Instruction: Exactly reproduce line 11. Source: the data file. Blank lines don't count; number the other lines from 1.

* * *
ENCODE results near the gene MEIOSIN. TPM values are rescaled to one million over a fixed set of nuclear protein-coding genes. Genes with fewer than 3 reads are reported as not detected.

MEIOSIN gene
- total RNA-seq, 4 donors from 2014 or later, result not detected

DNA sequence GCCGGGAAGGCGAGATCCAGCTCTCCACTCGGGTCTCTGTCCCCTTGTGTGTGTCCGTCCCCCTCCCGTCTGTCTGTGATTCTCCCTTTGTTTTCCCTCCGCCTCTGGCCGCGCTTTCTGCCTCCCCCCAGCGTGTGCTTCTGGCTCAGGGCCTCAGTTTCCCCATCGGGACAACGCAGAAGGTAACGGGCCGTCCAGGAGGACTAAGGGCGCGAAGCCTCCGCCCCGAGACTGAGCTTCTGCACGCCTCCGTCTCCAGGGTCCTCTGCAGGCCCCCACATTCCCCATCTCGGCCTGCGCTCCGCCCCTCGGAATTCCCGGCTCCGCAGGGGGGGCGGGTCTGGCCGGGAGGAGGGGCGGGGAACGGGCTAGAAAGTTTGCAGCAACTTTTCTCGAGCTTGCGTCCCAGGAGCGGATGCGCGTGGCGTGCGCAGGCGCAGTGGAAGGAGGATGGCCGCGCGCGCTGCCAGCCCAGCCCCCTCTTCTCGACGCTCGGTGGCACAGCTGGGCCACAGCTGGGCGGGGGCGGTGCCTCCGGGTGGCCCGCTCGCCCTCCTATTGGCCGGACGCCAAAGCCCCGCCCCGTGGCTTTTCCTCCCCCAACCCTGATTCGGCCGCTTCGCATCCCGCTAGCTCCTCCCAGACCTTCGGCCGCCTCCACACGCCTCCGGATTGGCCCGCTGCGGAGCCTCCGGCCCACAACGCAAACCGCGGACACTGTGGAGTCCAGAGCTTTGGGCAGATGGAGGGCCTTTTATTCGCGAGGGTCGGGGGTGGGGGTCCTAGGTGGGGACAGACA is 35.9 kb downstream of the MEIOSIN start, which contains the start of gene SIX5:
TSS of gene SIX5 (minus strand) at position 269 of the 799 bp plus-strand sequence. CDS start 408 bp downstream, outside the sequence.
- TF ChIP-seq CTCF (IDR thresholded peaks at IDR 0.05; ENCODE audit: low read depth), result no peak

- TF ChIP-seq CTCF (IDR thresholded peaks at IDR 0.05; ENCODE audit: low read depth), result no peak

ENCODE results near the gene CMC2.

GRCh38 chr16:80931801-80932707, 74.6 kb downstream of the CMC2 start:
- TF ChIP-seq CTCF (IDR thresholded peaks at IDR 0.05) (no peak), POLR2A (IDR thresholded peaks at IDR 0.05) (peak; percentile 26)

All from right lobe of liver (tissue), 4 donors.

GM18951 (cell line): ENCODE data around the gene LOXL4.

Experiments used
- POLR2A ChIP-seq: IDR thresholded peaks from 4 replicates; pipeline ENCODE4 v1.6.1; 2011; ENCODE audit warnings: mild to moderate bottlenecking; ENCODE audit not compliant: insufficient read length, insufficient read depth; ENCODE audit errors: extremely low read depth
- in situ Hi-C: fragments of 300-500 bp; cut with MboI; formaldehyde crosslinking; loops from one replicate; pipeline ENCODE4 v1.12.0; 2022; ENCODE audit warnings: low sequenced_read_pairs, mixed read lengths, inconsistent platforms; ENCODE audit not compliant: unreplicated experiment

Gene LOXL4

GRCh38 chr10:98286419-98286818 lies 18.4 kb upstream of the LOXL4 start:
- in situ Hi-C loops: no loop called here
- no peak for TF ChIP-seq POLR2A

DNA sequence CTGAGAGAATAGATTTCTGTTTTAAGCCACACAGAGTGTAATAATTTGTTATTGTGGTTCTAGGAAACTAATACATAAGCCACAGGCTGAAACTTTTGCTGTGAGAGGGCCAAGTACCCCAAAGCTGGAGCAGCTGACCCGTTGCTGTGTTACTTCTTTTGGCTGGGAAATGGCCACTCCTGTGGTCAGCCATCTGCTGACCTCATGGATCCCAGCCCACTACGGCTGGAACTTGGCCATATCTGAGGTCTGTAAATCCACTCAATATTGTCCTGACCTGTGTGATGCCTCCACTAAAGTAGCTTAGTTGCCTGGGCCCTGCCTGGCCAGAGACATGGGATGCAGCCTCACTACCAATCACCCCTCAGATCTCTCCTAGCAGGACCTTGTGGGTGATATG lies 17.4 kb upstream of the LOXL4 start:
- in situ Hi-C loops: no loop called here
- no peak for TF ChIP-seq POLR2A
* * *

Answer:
All from right lobe of liver (tissue), 4 donors.